The Rev. Dr. Mitri Raheb, pastor of Bethlehem’s Christmas Lutheran Church of the Evangelical Lutheran Church in Jordan and the Holy Land (ELCJHL), received the 2011 “Deutscher Medienpreis” (German Media Prize) to recognize his individual and the Palestinian Lutheran church’s peace efforts. Pastor Raheb is also Director of DIYAR Consortium, which operates an international cultural center, a health and wellness center and a college. He is among four recipients of the prestigious prize to be awarded in Baden-Baden, Germany.
In his speech receiving the award, Pastor Raheb said:
We said, firstly, that the Holy land does not need walls but bridges. That is why we called our centre “Dar annadwa”, Centre for International Encounter. Martin Buber, the Jewish philosopher, whose thinking is very significant for me, was right when he wrote, “All true life is encounter.” The “thou” of the other person gets a face and a name through encounter. Dialogue can only be true dialogue if it is a dialogue between people with equal rights, if the “thou” and the “I” stand face to face. If each person can have their narrative, their history and identity, but also listen to the narratives of the others. A monopoly of truth, of certainty or the role of the victim are not part of genuine dialogue.
Then we said we must not just become peace chatterers. In a context where so many destructive factors are created every day and, at the same time, there is constant talk about peace processes, we must work continuously to create spaces for life: spaces where people can breathe, where children in refugee camps can make music; where women from distant villages can learn a profession in artistic handwork; where Christian and Muslim children attend school together, where young men who cannot find jobs on the labour market receive further training; where people in leadership receive political education; where young Palestinian women play football and compete at the world level, where senior citizens can lead a life in fullness and where Jewish and Palestinian academics and activists together seek a better future. What we put into practice with them is the belief that the sky and not the wall should be the limit of our thinking and creativity. That may sound good but in our region (and not only there) it is very dangerous. It is dangerous to think; demands for freedom of opinion are not welcome and challenging myths frequently costs one one’s life. But life is only genuine if it is lived in freedom.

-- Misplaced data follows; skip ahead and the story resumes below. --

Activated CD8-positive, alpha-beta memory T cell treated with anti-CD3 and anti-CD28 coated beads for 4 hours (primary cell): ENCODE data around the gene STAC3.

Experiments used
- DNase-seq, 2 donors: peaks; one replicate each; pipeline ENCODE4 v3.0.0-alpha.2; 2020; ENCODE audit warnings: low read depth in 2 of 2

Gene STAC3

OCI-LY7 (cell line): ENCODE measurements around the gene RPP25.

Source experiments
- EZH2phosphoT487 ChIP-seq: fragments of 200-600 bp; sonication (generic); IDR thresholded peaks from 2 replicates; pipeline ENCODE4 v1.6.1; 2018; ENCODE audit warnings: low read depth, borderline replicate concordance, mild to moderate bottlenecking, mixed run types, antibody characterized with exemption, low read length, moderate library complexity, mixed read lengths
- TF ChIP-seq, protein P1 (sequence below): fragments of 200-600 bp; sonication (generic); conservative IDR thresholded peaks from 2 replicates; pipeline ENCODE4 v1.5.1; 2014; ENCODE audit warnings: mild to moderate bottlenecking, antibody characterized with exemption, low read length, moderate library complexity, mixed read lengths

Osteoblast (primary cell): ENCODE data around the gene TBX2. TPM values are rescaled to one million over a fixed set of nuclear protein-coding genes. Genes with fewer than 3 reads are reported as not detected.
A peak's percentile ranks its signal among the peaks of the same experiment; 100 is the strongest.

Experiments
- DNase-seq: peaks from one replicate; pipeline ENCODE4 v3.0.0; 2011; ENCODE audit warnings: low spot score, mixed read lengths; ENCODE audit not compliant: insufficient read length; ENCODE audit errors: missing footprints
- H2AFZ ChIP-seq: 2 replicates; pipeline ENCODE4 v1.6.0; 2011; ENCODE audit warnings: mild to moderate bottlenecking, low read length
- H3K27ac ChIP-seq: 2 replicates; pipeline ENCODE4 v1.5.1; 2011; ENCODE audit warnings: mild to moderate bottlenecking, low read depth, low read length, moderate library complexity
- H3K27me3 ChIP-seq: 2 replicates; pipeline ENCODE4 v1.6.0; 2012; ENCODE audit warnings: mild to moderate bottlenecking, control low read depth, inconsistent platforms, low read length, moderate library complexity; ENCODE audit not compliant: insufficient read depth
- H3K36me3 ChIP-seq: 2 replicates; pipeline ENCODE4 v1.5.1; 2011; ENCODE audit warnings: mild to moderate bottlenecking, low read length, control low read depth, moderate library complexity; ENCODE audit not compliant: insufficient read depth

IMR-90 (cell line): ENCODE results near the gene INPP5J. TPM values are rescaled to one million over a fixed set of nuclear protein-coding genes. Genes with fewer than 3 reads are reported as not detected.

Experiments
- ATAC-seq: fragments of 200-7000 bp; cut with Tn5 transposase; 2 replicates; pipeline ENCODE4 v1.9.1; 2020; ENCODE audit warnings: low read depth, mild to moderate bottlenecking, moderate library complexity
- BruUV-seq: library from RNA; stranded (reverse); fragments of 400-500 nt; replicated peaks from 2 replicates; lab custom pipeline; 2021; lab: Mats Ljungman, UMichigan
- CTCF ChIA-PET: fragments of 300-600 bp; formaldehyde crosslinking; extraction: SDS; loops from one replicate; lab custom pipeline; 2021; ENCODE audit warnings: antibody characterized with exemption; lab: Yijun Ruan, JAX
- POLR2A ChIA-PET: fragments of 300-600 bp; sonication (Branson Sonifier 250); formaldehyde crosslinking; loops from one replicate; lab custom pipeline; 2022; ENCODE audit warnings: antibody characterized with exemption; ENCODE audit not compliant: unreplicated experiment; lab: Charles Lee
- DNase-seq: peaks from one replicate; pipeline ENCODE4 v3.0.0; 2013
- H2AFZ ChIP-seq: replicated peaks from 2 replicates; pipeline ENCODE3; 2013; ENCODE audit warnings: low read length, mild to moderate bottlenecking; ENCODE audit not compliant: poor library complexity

Pastor Raheb is known world-wide for his peace and creativity work with media, education and culture. Find out how you can help with Raheb’s work for children at Bright Stars of Bethlehem.org.
In a congratulatory letter, the Lutheran World Federation’s General Secretary Martin Junge wrote:
“The Deutscher Medienpreis is a recognition of not only your hard work and passion for justice, it is an affirmation of your approach, and that of the ELCJHL, to the complicated challenges of building institutions that change lives and of building relationships that strengthen prospects for a lasting peace. Your efforts exemplify the ELCJHL’s nonviolent opposition to the Occupation, its uncompromising commitment to finding peaceful solutions, and its rigorous promotion of tolerance and mutual respect among Jews, Christians and Muslims, and between Palestinians and Israelis.”
To mark the 20th anniversary of the prize this year, it honors individuals who, in their work for peace, have quietly carried on without much media attention. The Deutscher Medienpreis jury said Raheb was being honored for building the Bethlehem congregation’s education, health care and dialogue programs.
Read Pastor Raheb’s entire speech | See German video of award presentation